Euthanasia in American Culture
I was watching the new episode of the Closer on t.v. tonight, and the subject of euthanasia was brought up. I was a bit surprised with the turn that the episode took. The last t.v. show that I watched concerning euthanasia was about ten years ago, and it was a show involving an elderly Dick Van Dyke. Dick’s character called the murderer who euthanised his sickly patient to be brave for doing what he himself did not have the courage to do. However, in this episode of the Closer, the main character showed high emotions and indignance at a person euthanizing seven people to earn money, even hinting that she hoped he shared his victims’ fates. Modern t.v. and movie producers just don’t side with the Catholic view of things all that often.
Just a few years ago, the country had highly favorable opinions to euthanasia. As this article from this group of articles reports, euthanasia advocates argued that the only arguments against the practice were coming from religious groups, obviously meaning that those arguments could be discounted out of hand. However, the tide changed when disabilities groups got on the band wagon, arguing that euthanasia diminished respect for the disabled, etc. Surprisingly, today’s USA is slightly more opposed to euthansia than in support of it.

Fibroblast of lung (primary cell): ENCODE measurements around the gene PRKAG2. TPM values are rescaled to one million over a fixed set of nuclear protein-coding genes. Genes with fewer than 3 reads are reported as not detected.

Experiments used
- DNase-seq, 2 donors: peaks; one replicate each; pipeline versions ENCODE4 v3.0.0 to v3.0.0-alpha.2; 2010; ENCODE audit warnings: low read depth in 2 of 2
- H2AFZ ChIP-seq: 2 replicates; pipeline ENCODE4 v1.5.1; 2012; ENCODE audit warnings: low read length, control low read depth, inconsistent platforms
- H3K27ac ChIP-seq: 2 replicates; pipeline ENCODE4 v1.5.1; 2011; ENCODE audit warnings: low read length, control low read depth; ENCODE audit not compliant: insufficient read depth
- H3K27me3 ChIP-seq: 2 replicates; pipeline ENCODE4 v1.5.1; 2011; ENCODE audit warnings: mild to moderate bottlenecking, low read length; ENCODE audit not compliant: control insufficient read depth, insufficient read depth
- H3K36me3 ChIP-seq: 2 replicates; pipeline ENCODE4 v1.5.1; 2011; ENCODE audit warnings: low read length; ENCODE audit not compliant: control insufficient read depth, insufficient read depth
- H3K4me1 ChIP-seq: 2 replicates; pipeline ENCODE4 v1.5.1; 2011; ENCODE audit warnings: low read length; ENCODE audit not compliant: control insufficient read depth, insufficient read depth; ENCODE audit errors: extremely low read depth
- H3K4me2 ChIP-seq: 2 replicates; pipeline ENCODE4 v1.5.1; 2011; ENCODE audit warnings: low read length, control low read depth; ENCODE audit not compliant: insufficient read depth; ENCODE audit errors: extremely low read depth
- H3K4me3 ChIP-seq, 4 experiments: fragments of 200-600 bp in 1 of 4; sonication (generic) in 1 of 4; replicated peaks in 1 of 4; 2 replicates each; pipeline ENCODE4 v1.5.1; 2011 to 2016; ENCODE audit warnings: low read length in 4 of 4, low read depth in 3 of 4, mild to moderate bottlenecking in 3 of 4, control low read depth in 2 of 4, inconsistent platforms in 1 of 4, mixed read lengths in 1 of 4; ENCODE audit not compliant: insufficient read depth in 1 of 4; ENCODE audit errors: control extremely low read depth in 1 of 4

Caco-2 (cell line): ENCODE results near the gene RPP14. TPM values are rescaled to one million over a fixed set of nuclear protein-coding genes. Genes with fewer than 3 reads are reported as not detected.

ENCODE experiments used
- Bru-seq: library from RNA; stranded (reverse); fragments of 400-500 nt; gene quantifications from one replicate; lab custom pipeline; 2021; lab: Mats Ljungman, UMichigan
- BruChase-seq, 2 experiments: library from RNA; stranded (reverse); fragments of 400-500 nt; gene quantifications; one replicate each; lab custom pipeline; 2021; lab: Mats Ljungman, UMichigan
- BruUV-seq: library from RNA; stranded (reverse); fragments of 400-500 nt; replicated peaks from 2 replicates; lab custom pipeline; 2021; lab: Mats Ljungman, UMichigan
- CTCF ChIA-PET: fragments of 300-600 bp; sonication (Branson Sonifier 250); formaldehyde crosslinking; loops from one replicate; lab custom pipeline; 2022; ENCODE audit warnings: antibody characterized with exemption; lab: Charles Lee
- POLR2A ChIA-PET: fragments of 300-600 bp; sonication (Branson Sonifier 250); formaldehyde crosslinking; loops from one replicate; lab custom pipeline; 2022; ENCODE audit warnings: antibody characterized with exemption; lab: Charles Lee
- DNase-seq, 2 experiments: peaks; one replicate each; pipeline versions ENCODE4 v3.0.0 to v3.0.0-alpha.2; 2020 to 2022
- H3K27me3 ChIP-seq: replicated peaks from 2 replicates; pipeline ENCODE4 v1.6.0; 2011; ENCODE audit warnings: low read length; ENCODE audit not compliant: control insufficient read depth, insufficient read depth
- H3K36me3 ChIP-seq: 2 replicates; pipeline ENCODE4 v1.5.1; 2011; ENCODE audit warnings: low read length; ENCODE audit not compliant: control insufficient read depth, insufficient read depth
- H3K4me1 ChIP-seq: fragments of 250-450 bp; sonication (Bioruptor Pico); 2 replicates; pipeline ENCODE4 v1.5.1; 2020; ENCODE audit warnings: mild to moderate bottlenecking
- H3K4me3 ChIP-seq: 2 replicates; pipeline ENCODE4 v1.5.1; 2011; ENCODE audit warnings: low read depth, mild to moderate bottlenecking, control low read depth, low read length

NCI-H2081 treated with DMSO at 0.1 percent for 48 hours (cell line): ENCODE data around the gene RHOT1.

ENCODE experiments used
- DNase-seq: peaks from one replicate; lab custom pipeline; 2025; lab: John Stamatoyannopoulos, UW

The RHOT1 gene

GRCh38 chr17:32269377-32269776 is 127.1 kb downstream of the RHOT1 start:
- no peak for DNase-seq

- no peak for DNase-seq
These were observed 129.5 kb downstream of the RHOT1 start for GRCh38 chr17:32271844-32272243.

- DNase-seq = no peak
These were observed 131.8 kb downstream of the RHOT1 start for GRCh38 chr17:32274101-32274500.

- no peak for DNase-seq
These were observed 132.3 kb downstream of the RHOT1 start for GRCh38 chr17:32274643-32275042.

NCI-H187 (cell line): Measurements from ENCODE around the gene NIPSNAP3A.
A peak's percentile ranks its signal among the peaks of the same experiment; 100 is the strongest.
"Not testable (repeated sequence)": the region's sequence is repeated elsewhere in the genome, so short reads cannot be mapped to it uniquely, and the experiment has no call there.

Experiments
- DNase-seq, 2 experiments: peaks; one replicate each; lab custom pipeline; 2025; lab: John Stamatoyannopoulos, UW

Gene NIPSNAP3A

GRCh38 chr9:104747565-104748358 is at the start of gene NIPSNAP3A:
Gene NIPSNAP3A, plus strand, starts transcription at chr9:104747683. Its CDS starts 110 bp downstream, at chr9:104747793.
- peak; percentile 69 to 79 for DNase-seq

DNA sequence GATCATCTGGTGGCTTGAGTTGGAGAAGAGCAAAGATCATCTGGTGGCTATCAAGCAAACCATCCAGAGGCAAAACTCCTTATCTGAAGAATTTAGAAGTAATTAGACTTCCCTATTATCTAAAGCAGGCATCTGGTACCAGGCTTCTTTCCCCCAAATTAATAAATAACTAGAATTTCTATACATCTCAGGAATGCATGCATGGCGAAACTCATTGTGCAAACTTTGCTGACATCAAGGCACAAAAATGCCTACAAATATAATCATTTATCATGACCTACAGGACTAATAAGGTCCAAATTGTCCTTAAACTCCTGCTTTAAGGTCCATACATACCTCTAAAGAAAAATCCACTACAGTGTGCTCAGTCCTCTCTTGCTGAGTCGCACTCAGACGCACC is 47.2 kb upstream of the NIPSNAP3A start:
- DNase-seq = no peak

I guess that constitutes a good thing. A few years back, the legalization of the practice seemed almost inevitable, but now it does not. However, I don’t think we should breathe a sigh of relief just yet. Being the student of human nature that I claim to be, people’s opinions on different moral issues has a tendency to change when money becomes a factor. I wonder what public opinion is going to look like in 2020 when our social security system has broken down, and 2 youth are supporting 1 retiree in this country? Will our country’s solution to the social security crisis be to kill off our old people because it is financially expedient?Explore posts in the same categories: Religion, Uncategorized